Primary biliary cholangitis (formerly primary biliary cirrhosis) is a chronic, progressive, autoimmune, cholestatic liver disease more common in middle-aged women. It is characterized by destruction of small to medium bile ducts leading to cholestasis and frequently, end-stage liver disease.
Diagnostic features are chronic biochemical cholestasis, presence of antimitochondrial antibodies and the characteristic liver biopsy findings.
Treatment with capecitabine after surgery for biliary tract cancer improves overall survival (OS) by 15 months compared with observation after surgery, according to the BILCAP* study presented at the ASCO 2017 Annual Meeting in Chicago, Illinois, US.
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Discontinuation of antitumour necrosis factor (anti-TNF) therapy for perianal Crohn’s disease is highly likely to lead to relapse, with some patients even requiring defunctioning surgery, according to a study conducted across Asia.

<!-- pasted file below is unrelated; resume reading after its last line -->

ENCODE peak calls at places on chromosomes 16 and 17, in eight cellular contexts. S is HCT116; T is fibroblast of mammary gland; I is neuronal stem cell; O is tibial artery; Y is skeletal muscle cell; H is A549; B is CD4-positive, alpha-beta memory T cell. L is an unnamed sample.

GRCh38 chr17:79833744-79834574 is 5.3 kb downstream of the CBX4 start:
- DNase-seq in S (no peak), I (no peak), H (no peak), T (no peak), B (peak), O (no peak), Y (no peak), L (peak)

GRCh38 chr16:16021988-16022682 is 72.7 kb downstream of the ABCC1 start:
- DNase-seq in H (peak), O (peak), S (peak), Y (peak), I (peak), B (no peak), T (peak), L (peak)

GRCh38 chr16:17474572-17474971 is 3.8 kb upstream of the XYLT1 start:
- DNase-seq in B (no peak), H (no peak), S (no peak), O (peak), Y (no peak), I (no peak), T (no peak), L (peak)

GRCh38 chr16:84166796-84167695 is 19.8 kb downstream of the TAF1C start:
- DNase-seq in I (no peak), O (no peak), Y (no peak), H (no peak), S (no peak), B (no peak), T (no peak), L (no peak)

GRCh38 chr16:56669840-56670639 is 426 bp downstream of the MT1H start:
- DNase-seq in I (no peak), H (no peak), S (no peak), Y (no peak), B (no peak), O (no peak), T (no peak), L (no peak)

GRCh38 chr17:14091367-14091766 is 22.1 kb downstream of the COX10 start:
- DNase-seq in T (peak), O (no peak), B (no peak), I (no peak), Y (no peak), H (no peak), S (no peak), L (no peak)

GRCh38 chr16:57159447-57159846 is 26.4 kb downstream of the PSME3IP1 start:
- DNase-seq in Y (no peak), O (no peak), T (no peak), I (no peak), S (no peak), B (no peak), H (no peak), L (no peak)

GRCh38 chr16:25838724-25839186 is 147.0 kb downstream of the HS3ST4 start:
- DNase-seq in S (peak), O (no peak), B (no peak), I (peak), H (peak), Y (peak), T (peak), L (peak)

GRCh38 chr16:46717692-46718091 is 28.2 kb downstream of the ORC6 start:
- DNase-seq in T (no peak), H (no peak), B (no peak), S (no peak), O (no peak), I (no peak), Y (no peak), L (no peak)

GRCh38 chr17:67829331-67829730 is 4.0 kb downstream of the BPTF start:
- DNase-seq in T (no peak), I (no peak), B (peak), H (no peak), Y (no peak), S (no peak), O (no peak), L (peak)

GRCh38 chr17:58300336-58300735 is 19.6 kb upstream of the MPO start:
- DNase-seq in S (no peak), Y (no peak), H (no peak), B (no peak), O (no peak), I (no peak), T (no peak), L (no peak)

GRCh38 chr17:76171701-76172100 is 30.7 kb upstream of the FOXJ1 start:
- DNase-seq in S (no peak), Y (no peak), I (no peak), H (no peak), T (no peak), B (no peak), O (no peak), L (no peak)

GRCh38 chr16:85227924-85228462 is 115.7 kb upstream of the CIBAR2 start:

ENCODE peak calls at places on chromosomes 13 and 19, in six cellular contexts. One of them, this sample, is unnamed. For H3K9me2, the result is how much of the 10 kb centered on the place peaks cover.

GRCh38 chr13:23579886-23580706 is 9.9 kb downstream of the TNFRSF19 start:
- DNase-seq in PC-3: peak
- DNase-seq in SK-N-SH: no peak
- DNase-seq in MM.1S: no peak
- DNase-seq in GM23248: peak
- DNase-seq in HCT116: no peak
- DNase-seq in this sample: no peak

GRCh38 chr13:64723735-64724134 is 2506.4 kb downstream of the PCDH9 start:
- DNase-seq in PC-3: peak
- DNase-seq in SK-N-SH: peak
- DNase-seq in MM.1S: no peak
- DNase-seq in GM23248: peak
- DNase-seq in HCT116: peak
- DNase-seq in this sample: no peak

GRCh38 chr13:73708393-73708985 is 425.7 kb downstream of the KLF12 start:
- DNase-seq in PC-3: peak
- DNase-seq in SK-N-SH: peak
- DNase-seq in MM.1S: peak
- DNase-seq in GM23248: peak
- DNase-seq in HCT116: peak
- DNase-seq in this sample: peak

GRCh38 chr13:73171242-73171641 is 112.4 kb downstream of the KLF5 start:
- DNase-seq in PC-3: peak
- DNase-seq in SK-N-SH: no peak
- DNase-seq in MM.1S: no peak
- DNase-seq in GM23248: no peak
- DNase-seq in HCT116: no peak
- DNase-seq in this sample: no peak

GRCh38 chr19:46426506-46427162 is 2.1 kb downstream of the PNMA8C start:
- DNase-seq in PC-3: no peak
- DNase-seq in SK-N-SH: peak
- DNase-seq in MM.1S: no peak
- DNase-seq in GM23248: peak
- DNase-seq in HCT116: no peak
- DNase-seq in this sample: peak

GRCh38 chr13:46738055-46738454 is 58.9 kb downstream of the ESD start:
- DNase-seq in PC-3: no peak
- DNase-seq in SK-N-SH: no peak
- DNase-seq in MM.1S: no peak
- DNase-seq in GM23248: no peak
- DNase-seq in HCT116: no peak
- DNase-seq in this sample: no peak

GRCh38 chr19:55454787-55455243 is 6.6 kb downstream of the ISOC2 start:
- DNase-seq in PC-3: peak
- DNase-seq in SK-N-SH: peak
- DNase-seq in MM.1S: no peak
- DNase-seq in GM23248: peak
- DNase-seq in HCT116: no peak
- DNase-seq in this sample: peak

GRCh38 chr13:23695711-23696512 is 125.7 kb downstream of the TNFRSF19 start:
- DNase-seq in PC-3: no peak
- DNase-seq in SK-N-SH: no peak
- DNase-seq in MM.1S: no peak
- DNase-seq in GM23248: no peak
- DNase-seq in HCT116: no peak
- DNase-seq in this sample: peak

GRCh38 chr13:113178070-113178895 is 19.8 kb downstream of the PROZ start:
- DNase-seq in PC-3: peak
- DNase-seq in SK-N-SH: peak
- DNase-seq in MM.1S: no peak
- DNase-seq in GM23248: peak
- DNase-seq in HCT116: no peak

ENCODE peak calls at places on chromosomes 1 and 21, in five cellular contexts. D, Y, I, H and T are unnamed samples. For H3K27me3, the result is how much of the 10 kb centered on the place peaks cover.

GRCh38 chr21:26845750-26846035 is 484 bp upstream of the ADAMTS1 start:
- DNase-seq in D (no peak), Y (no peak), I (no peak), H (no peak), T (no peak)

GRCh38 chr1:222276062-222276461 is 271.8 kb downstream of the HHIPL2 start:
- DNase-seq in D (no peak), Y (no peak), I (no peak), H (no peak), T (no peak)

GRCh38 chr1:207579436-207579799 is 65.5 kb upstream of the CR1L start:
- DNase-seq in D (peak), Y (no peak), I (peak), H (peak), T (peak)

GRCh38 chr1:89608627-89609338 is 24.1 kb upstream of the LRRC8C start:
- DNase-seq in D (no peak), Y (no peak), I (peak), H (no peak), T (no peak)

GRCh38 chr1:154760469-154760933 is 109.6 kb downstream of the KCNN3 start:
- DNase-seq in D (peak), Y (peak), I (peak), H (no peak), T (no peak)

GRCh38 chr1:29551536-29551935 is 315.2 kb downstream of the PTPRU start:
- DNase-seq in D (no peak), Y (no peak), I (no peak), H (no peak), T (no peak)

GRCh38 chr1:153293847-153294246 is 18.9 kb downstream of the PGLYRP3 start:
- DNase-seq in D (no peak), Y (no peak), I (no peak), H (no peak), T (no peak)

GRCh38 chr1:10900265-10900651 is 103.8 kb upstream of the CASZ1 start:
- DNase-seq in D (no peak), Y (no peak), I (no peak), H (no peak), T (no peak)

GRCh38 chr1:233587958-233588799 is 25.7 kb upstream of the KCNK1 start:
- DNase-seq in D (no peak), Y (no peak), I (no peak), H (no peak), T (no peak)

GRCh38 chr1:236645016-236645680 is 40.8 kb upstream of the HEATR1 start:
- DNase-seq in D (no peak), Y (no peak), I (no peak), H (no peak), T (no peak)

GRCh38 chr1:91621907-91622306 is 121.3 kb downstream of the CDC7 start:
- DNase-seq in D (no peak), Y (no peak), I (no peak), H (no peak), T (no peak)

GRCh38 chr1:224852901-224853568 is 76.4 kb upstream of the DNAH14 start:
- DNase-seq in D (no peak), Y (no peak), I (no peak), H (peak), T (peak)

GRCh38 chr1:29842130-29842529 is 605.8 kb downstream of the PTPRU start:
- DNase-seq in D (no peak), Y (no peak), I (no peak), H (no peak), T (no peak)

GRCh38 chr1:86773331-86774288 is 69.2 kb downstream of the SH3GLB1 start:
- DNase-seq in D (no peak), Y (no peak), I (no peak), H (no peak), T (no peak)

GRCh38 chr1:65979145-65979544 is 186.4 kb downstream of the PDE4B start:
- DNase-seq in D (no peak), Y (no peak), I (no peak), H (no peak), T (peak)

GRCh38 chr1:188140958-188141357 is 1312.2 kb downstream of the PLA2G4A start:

Bariatric surgery may provide the key to slowing down disease progression in morbidly obese individuals with chronic kidney disease (CKD), according to data presented at ASN Kidney Week 2019, underpinning the role of weight loss in this setting.
The trend in liver disease-related mortality in individuals with HIV has changed, with a reduction in the incidence of viral hepatitis-related deaths and an increase in non-alcoholic fatty liver disease (NAFLD)-related deaths, according to a study presented at the International Liver Congress™ (ILC 2019).